Warning: Avoid Wholesale Blunders and Mistakes!

Posted on March 10, 2014 by

I want you to be wealthy. I want you to make $5000 in the next 30 days. I know I can show you how. So every month, I explain how to navigate the very real possibilities in the real estate market. I encourage you to get out and beat the bushes for motivated sellers because I know they are out there and they are ready, willing, and able to sell to you.

This month I want to explain how you can avoid real estate ditches, potholes, and blunders. Believe me, I have found them through trial and error, and my experience can help you to avoid them.

The most common mistakes are:

  1. Not following your business model.
  2. Buying with someone else’s numbers.
  3. Buying from a control freak realtor.

3 Ways to Avoid These Mistakes

I. Follow Your Business Model

Your business model is the most important thing to stick to when buying or wholesaling a property. It should include

  • How much money you want to make
  • The area of town you’re interested in
  • The type of buyer you need (owner occupant versus investor)

I have seen many investors, including myself, chasing after deals and spending money on marketing in a shotgun approach. This wastes time and money. The solution?

  1. Listen to the professionals who know the hot areas in the marketplace.
  2. Work in areas where you have a customer base who will purchase the property from you.
  3. If you are the wholesaler and you want to have repeat customers, sell properties that are a good value and worth the price. Unfortunately, there are plenty of examples of business transactions that ended in lawsuits, bad feelings, and lost wealth. Great buyers who consistently buy from you do not grow on trees. However, you can groom them by making them wealthy.

II. Buy With Your Numbers, Not Someone Else’s

When you are wholesaling, you typically do not need to do the due diligence on lot lines, condition, “as is,” “where is,” or “how is.” But you do have to know and verify rents, condo fees, judgments, liens, and anything else that deals with income or expenses.

If you are going to take title to the property (double close), it is your responsibility to do your own due diligence. Believing what the seller says is foolish. Typically, the seller feels that their property is worth more than the market will bear. The seller wants the maximum amount of money. They might overlook things that could be a major cost overrun.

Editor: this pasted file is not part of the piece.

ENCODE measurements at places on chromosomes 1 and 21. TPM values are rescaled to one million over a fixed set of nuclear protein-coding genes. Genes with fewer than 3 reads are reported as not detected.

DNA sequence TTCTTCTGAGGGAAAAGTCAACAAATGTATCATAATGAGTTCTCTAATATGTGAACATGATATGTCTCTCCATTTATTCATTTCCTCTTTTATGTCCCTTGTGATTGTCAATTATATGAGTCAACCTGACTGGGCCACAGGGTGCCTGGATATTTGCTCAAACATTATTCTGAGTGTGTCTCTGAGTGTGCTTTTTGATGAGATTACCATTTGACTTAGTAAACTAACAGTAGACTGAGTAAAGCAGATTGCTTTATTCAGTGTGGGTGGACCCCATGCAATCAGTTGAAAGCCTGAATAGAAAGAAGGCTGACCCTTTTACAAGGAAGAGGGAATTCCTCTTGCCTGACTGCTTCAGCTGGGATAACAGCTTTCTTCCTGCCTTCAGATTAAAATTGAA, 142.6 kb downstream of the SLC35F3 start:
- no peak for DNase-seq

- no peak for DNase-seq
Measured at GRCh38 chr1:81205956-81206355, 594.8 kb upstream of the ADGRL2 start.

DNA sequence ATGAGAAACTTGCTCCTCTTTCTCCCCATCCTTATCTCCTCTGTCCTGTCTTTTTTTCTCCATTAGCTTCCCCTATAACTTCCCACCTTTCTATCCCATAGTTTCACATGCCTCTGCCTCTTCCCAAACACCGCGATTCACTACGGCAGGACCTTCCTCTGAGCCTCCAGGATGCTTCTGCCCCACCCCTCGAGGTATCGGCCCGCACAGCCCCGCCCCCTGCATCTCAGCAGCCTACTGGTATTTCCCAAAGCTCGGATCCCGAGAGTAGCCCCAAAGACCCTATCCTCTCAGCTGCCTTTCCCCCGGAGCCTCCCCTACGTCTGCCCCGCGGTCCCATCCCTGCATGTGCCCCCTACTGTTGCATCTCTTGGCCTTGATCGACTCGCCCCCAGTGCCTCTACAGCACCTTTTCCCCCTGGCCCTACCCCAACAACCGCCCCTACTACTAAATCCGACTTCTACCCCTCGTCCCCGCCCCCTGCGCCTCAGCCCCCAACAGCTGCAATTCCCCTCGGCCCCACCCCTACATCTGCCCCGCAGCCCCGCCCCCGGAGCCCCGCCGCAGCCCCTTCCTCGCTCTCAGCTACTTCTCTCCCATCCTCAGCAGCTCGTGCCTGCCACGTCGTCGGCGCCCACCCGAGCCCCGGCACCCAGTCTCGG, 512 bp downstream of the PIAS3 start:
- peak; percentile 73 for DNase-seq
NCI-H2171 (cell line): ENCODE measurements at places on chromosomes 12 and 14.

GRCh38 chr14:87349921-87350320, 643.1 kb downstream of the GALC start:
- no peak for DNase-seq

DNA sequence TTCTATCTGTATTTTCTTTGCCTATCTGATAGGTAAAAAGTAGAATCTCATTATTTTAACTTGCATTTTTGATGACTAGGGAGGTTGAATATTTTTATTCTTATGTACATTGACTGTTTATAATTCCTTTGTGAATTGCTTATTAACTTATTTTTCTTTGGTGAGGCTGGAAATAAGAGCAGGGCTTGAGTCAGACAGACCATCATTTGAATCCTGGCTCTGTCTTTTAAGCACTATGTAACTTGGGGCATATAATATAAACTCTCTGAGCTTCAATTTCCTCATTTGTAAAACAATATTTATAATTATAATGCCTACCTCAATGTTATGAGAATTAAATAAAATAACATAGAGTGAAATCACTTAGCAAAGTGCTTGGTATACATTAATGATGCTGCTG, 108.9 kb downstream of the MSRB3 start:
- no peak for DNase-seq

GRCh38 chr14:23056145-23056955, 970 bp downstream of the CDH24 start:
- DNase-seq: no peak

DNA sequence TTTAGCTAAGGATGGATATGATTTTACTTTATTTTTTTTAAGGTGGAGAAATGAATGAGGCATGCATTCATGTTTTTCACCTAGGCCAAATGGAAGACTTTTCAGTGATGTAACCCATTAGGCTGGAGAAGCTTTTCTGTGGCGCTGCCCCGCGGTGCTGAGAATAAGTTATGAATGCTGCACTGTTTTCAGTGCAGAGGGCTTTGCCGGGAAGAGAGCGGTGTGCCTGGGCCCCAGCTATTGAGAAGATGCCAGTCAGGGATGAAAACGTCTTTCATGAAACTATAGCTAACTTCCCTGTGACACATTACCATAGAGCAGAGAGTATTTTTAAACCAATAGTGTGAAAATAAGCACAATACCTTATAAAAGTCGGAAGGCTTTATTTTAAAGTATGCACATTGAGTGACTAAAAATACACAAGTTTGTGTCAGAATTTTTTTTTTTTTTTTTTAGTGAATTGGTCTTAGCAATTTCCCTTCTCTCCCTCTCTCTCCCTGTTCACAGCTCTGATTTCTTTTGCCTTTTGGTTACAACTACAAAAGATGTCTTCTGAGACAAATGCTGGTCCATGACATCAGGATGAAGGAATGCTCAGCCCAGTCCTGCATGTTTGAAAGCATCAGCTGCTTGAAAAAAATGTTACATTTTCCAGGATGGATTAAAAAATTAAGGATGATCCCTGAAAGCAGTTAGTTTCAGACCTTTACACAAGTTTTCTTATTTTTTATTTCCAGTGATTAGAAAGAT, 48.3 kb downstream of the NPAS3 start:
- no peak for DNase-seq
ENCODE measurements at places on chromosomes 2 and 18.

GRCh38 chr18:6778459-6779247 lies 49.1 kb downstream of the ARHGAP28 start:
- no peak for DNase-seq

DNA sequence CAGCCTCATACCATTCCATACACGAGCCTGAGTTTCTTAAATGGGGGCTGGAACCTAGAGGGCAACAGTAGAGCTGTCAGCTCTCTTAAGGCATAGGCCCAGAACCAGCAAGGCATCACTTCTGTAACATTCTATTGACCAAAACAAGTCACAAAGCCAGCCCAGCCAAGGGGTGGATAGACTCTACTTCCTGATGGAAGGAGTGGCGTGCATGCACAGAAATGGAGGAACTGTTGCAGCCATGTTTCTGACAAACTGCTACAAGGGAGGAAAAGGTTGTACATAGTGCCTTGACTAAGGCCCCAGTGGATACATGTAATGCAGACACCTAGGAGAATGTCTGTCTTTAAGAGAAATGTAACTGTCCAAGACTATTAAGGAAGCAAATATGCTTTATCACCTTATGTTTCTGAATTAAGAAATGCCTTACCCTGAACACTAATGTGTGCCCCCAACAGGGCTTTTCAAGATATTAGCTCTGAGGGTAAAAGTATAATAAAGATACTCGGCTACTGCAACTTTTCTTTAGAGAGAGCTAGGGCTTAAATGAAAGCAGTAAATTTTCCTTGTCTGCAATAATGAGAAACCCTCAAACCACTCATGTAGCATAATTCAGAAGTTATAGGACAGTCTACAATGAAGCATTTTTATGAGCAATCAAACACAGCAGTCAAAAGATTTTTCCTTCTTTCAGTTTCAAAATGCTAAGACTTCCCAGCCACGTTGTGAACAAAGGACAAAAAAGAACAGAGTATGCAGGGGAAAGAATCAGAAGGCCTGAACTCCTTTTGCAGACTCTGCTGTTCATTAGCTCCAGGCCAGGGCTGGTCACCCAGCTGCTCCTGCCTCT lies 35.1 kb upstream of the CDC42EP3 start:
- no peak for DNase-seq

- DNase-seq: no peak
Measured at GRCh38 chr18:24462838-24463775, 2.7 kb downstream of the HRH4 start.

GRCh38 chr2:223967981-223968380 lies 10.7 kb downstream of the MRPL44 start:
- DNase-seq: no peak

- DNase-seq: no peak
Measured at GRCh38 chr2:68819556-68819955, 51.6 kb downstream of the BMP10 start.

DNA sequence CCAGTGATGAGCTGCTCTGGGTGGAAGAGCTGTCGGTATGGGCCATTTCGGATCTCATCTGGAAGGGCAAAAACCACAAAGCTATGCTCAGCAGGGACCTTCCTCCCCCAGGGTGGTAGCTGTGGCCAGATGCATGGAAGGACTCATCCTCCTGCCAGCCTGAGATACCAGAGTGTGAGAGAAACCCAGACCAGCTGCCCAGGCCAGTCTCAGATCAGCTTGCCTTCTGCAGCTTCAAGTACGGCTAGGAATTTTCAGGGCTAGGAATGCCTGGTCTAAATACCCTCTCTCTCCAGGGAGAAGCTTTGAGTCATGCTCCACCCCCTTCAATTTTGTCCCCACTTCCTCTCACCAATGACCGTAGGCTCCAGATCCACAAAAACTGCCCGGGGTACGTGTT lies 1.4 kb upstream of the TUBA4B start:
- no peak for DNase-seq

It is your responsibility to verify rents by reviewing leases on sites like www.rentometer.com and www.realtor.com. Verify taxes on the County Tax Assessor’s website. Verify water with the local water supplier. Remember to do comparables that are within 1 mile and sold in the past six months.

III. Avoid Buying From a Realtor

As a long-time investor, I purchase only 10% of my properties from realtors. Here is why: the realtor’s job is to get the highest possible price so they can make the most commission. They want to do minimum work for maximum money. As investors, when we sell we want to pay a realtor’s fee because it is the marketing and speed of the transaction.

When buying from a realtor, the best idea is to close and then resell the property in a double close. Yes—you can sell a property under contract with a realtor and with a buyer at the same table—with the realtor sitting across from you. I have done it. When buying a “real estate owned” piece of property from a realtor, understand that the banks are going to require seasoning of title. The banks have remained firm on not allowing assignments on the properties that they are selling.

The problem is that when you place a realtor-marketed property under contract at the asking price and then add your wholesale fee on top, buyers will see you marketing the property at a higher price. Understand that everybody wants a great deal, including the buyer. If he can buy directly from the realtor and save your fee, what is his incentive to buy from you?

The solution? Buy at a discount. Then add your fee, making sure it is below the realtor’s asking price. When the property has been on the market for 90 -120 days and you offer what the realtor is asking, what makes you think you’re going to sell it for more? Don’t fall into this trap! When priced correctly, property will usually sell in fewer than 30 days.

Understand that I know some great realtors that I would love to refer to you. They know how to work with investors, find good values, and give great service. I have also met unprofessional realtors who demand that an assignment of a listed property is illegal. This is untrue. Typically, the realtor gets upset because you are driving traffic to them. They are doing all the work and not getting fully compensated. The realtor does not want to leave any money on the table. They’re looking out for their seller, and if the buyer makes money and the seller loses money, then the realtor risks his reputation.

As you can see, there is much to learn about avoiding pitfalls. It can be confusing, but that is what I am here for. Do you have questions? Concerns? Have you gotten a contract on a property that you would like to wholesale? Call me! I can be your guide around those potholes, those pitfalls, those blunders!

Russ HinerRuss Hiner is an active real estate investor, coach and mentor. Russ is currently the leader of the Atlanta REIA Creative Deal Structuring Group and Atlanta REIA Mastermind Group. Russ also teaches several workshops throughout the year on a variety of real estate investing topics such as Negotiations, Wholesaling 101, Wholesaling 401, Real Estate 101, Property Management and more.

Contact Russ Hiner

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